Confronting dowry-related violence in India: Women at the center of justice
24 December 2012
When Shehnaz Bano married Naved in 2009, she never suspected her life as a married woman would soon spiral into a circle of violence.
Shehnaz Bano endured a life of violence since her marriage in 2009, due to dowry-related disputes. She decided to take her case to court under the Protection of Women against Domestic Violence Act, with the support of the UN Trust Fund grantee Lawyers Collective. Today, along with other women, she encourages female survivors of violence in New Delhi to speak out and pursue their right to a new life under the Law. (Photo: UN Trust Fund/davidgoldmanphoto.com)
Naved's parents were always opposed to his relationship with Shehnaz as they deemed the initial dowry offered by her family as unsatisfactory. To appease the in-laws, Shehnaz's parents gave a significant dowry during the wedding and even afterwards, giving in to the pressure of the in-laws.
When Shehnaz's parents were no longer able to fulfill their demands, the abuse began: she was forced to do all the household work and cater to the demands of each of the eight members who resided there.
She was required to dust and sweep the house, wash clothes and cook food for the family. She was given very little food and had no money for personal needs. Her in-laws and her husband Naved treated her like a slave. She started falling ill frequently due to the stress and the workload, but since she had no money, she was forced to ask her parents or her brother to take her to the hospital. Moreover, every time she went to the hospital, her in-laws would lock the house, thus denying her entrance. She would knock for hours and eventually, the neighbours, and often, the police, would intervene and only then would the in-laws allow her back in.
Despite the mistreatment she had to endure, lack of financial independence and the stigma associated with divorce in many parts of India forced her to stay with her husband.
Dowry-related violence is widespread in India. In 2011 alone, the National Crime Records Bureau reported 8,618 dowry harassment deaths. Unofficial figures show that these numbers are at least three times as high. The 1983 Criminal Law Act made “cruelty to the wife by the husband or his relatives an offense, but it focused on punishing the perpetrator, while failing to recognize and fulfil women's needs for immediate and emergency relief.
This changed with the passage of the Protection of Women from Domestic Violence Act (PWDVA) in 2005, following a decade of sustained advocacy and activism by the women's movement in India. Drafted by the Lawyers Collective Women's Rights Initiative through a consultative process and with support from the UN Trust Fund to End Violence against Women, the law built on the real experiences of women. By centering on the need to protect women and to enable them to negotiate a life free of violence, the law broke the myth that for victims, justice is limited to tougher penalties.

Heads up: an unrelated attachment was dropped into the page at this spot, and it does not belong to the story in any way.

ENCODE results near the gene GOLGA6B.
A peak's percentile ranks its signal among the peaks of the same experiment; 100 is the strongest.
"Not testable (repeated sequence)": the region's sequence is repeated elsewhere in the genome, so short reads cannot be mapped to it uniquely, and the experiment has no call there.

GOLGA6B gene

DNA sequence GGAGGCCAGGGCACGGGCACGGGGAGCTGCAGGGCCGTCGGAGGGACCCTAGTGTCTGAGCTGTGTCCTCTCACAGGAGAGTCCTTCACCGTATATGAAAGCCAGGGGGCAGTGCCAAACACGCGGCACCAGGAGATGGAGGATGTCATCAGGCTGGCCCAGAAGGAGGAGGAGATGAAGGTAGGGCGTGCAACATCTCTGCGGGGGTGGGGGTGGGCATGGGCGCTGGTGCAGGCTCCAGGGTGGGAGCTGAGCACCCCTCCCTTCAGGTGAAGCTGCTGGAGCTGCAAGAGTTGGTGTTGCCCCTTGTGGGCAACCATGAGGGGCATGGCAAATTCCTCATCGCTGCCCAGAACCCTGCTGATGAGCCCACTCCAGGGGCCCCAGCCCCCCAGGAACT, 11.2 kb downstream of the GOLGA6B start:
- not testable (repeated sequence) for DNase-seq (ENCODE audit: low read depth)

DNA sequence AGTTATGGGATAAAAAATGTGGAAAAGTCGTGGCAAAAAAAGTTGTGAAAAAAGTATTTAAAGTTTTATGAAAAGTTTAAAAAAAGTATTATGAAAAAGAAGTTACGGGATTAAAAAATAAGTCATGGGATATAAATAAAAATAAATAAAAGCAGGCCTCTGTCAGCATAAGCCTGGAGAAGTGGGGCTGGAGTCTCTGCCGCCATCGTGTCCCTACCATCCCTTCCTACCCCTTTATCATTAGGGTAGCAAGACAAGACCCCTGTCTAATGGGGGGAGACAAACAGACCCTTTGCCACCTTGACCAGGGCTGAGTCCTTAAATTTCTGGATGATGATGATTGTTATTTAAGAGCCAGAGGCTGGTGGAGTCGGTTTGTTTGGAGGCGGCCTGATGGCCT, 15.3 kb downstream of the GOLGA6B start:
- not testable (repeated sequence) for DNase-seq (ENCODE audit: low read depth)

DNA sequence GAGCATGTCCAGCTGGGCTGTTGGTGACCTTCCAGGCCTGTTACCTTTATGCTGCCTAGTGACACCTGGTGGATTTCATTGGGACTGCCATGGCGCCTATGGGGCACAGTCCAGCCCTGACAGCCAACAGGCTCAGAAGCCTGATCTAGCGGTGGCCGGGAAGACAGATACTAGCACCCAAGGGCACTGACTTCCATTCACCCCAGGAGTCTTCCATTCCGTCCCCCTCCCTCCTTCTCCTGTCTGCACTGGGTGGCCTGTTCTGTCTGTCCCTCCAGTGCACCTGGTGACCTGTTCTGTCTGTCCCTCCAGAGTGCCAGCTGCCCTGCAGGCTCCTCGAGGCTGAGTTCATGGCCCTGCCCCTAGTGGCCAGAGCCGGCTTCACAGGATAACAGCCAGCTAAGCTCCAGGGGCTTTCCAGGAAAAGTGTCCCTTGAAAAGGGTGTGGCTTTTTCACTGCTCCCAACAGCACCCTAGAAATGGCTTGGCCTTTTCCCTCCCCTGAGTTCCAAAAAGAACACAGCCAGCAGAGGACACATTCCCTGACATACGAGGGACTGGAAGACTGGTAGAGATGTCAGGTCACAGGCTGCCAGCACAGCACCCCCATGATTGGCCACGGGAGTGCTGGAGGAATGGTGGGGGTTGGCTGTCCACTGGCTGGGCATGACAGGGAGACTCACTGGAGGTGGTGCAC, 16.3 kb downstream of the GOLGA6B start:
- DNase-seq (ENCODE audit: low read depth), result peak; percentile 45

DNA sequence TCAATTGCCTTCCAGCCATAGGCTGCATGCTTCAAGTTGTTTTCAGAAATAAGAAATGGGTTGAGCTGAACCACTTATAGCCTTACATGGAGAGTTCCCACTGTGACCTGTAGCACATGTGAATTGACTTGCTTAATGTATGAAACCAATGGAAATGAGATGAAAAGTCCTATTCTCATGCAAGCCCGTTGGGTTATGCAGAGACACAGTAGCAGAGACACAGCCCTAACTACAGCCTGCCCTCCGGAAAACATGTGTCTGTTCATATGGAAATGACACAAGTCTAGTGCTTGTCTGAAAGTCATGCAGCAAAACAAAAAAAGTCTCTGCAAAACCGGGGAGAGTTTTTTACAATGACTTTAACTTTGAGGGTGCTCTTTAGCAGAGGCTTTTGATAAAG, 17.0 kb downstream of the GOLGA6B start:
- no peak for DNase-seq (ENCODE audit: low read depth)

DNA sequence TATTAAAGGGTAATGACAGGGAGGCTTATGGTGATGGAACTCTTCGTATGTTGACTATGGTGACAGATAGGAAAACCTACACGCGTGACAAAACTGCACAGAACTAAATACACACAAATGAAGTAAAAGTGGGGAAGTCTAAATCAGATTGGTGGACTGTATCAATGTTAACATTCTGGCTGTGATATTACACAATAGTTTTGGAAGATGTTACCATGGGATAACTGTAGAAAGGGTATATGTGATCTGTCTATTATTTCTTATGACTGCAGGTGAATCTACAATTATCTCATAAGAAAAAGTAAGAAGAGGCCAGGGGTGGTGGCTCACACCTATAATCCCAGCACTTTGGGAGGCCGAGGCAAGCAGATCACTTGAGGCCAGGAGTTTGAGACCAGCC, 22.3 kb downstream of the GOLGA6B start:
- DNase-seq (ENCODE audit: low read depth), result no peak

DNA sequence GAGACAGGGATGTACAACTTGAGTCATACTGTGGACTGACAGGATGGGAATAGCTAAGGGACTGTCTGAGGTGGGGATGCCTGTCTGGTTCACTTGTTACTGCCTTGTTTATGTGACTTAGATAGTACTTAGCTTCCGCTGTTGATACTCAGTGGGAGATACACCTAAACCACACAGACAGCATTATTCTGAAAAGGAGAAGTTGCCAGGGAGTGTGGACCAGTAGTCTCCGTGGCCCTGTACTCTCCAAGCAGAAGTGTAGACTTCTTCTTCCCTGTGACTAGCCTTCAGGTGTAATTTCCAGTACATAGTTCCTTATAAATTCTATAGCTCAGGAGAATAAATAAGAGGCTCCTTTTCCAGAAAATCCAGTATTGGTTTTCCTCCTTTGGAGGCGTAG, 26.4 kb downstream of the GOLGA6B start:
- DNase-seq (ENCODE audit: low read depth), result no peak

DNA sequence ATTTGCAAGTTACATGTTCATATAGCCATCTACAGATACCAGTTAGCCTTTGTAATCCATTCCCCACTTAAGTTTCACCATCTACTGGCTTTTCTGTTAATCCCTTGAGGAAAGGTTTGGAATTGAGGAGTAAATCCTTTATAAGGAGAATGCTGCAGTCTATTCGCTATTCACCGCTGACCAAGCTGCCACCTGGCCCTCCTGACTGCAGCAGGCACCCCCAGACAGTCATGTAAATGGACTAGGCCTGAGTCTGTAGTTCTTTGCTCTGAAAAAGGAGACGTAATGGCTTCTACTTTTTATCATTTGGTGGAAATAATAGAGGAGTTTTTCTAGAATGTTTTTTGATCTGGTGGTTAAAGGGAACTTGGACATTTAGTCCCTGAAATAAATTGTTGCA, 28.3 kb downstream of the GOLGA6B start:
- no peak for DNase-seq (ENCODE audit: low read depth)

“The PWDVA marks a radical change bringing violence within the private sphere to the forefront, and recognizing domestic violence as a violation of the human rights of women, says Indira Jaising, Executive Director of Lawyers Collective Women's Rights Initiative. “The passing of the domestic violence law has reinforced the norm that violence against women is unacceptable and, more importantly, this norm has been backed by State sanctions.
For Shehnaz, the law became the channel to escape violence. When one day her sister-in-law attacked her with a knife, and she was then left with no financial or other support from her husband, she decided to file a case. The Lawyers Collective, which introduced Shehnaz to the law, accompanied her as she succeeded in securing financial support under the PWDVA Act—rebuilding her life independent of her husband and in-laws.
“Many are the lessons I have drawn, she says. “I have learnt to not have any fear and to go out and stand on my own feet, to be brave.
Today, Shehnaz is enrolled in Delhi University, pursuing a diploma in computer science. She has become an active member of the Delhi Domestic Violence Survivors Group established by Lawyers Collective. The group provides legal support to women engaged in litigation and in the process of receiving relief, and engages pro-bono lawyers to work as mediators between the Court and the women. As Shehnaz explains it, the group is also a space of inspiration and mutual support:
“I encourage women to speak out and seek support from organizations such as Lawyers Collective, to attend survivor meetings and to build up their confidence and regain their pride.
Meanwhile, work continues for Lawyers Collective. With a new grant from the UN Trust Fund, the organization has been monitoring the implementation of the Law through its annual reports, “Staying Alive. A national picture of the effectiveness of the Law, the reports carry the voices and the stories of thousands of survivors like Shehnaz.
In January 2013, the 6th “Staying Alive report will be launched at a national conference that will be attended by India's Minister for Women & Child Development. In December, a documentary highlighting the monitoring work of the Lawyers collective was released.
From Campaign to Monitoring: Protection of Women from Domestic Violence
Documentary about the work of the Lawyer's Collective